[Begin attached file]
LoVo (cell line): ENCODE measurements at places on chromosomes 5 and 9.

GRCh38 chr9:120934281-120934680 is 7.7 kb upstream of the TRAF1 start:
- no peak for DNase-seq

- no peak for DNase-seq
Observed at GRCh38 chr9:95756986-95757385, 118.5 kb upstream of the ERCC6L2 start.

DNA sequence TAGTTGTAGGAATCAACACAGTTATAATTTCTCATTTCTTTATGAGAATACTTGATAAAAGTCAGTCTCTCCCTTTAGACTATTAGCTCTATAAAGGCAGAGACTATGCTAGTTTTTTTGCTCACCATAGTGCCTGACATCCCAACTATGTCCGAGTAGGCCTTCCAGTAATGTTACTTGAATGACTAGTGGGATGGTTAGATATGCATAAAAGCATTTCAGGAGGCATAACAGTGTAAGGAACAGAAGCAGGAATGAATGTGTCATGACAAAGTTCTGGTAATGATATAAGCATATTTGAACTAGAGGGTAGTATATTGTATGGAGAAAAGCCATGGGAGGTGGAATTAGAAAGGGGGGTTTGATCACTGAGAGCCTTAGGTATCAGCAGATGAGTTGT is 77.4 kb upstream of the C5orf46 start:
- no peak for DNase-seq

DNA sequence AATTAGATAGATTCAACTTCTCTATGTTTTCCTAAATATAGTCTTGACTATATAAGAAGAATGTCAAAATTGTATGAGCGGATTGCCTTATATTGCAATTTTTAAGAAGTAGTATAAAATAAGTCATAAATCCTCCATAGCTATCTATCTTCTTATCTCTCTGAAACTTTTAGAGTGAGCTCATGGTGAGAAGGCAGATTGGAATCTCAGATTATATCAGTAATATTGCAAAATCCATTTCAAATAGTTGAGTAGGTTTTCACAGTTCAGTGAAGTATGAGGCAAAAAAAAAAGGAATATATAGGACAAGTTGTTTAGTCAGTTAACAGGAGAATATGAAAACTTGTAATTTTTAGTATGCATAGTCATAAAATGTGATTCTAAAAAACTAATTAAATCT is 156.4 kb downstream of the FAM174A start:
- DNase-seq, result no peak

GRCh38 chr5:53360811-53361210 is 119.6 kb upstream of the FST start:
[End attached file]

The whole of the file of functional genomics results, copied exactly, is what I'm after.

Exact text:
LoVo (cell line): ENCODE measurements at places on chromosomes 5 and 9.

GRCh38 chr9:120934281-120934680 is 7.7 kb upstream of the TRAF1 start:
- no peak for DNase-seq

- no peak for DNase-seq
Observed at GRCh38 chr9:95756986-95757385, 118.5 kb upstream of the ERCC6L2 start.

DNA sequence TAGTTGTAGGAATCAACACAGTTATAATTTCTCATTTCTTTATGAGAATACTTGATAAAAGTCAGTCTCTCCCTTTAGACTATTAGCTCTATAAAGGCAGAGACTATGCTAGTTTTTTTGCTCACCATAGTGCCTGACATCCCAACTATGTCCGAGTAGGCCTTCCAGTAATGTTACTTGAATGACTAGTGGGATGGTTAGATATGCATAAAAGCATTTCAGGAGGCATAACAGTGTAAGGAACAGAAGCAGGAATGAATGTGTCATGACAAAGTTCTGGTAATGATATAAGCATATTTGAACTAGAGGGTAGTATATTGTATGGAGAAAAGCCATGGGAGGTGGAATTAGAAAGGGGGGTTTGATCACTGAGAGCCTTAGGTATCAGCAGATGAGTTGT is 77.4 kb upstream of the C5orf46 start:
- no peak for DNase-seq

DNA sequence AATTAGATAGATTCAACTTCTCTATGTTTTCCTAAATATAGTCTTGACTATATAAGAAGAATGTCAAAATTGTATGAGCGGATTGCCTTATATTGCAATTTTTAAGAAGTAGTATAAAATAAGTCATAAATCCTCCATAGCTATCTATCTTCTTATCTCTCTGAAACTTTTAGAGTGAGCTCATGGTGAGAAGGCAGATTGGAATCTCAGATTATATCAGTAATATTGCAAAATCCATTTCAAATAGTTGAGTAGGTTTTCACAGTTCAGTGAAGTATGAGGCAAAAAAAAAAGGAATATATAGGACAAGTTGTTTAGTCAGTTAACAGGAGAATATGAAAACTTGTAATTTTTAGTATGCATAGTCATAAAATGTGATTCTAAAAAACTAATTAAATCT is 156.4 kb downstream of the FAM174A start:
- DNase-seq, result no peak

GRCh38 chr5:53360811-53361210 is 119.6 kb upstream of the FST start: